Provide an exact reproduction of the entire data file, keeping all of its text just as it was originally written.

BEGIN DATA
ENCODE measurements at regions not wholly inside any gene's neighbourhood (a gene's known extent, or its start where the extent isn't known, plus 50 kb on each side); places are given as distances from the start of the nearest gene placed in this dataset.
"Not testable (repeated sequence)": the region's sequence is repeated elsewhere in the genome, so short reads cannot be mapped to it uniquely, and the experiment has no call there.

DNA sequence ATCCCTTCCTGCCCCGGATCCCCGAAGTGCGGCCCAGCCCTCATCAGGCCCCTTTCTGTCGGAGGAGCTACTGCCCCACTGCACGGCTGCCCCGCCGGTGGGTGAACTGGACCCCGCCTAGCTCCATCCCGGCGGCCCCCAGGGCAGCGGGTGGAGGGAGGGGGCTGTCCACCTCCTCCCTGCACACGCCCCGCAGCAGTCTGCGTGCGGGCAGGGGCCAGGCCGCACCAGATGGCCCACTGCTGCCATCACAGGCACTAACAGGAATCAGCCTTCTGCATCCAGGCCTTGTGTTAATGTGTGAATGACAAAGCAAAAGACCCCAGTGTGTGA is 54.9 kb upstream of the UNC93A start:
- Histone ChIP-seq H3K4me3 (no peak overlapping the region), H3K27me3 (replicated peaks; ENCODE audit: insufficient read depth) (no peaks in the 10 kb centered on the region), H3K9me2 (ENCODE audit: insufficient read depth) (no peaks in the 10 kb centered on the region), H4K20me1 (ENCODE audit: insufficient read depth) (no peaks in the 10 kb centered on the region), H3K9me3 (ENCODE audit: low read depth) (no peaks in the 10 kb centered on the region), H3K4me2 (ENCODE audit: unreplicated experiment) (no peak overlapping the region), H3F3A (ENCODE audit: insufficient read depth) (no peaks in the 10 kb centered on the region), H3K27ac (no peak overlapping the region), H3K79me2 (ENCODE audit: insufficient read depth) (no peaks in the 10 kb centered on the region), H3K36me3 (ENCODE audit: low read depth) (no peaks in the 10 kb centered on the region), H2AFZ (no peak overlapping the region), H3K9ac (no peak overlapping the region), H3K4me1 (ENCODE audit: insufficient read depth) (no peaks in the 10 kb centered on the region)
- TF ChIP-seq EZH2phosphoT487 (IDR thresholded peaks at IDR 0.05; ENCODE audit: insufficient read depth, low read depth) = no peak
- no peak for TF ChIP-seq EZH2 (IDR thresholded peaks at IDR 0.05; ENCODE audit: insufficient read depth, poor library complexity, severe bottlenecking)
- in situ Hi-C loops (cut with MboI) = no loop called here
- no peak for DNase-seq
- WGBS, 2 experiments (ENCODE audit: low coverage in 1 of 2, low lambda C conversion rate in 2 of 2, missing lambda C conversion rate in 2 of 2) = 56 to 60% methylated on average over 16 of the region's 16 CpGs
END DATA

ENCODE measurements at regions not wholly inside any gene's neighbourhood (a gene's known extent, or its start where the extent isn't known, plus 50 kb on each side); places are given as distances from the start of the nearest gene placed in this dataset.
"Not testable (repeated sequence)": the region's sequence is repeated elsewhere in the genome, so short reads cannot be mapped to it uniquely, and the experiment has no call there.

DNA sequence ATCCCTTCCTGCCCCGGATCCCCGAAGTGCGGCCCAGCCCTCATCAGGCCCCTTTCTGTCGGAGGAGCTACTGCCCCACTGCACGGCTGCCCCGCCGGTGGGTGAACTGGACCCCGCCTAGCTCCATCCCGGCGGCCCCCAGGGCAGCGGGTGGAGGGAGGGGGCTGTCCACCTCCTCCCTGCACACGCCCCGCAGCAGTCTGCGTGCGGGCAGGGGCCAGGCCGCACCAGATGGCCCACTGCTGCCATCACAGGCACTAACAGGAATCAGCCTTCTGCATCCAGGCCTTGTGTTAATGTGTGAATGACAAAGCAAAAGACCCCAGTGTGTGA is 54.9 kb upstream of the UNC93A start:
- Histone ChIP-seq H3K4me3 (no peak overlapping the region), H3K27me3 (replicated peaks; ENCODE audit: insufficient read depth) (no peaks in the 10 kb centered on the region), H3K9me2 (ENCODE audit: insufficient read depth) (no peaks in the 10 kb centered on the region), H4K20me1 (ENCODE audit: insufficient read depth) (no peaks in the 10 kb centered on the region), H3K9me3 (ENCODE audit: low read depth) (no peaks in the 10 kb centered on the region), H3K4me2 (ENCODE audit: unreplicated experiment) (no peak overlapping the region), H3F3A (ENCODE audit: insufficient read depth) (no peaks in the 10 kb centered on the region), H3K27ac (no peak overlapping the region), H3K79me2 (ENCODE audit: insufficient read depth) (no peaks in the 10 kb centered on the region), H3K36me3 (ENCODE audit: low read depth) (no peaks in the 10 kb centered on the region), H2AFZ (no peak overlapping the region), H3K9ac (no peak overlapping the region), H3K4me1 (ENCODE audit: insufficient read depth) (no peaks in the 10 kb centered on the region)
- TF ChIP-seq EZH2phosphoT487 (IDR thresholded peaks at IDR 0.05; ENCODE audit: insufficient read depth, low read depth) = no peak
- no peak for TF ChIP-seq EZH2 (IDR thresholded peaks at IDR 0.05; ENCODE audit: insufficient read depth, poor library complexity, severe bottlenecking)
- in situ Hi-C loops (cut with MboI) = no loop called here
- no peak for DNase-seq
- WGBS, 2 experiments (ENCODE audit: low coverage in 1 of 2, low lambda C conversion rate in 2 of 2, missing lambda C conversion rate in 2 of 2) = 56 to 60% methylated on average over 16 of the region's 16 CpGs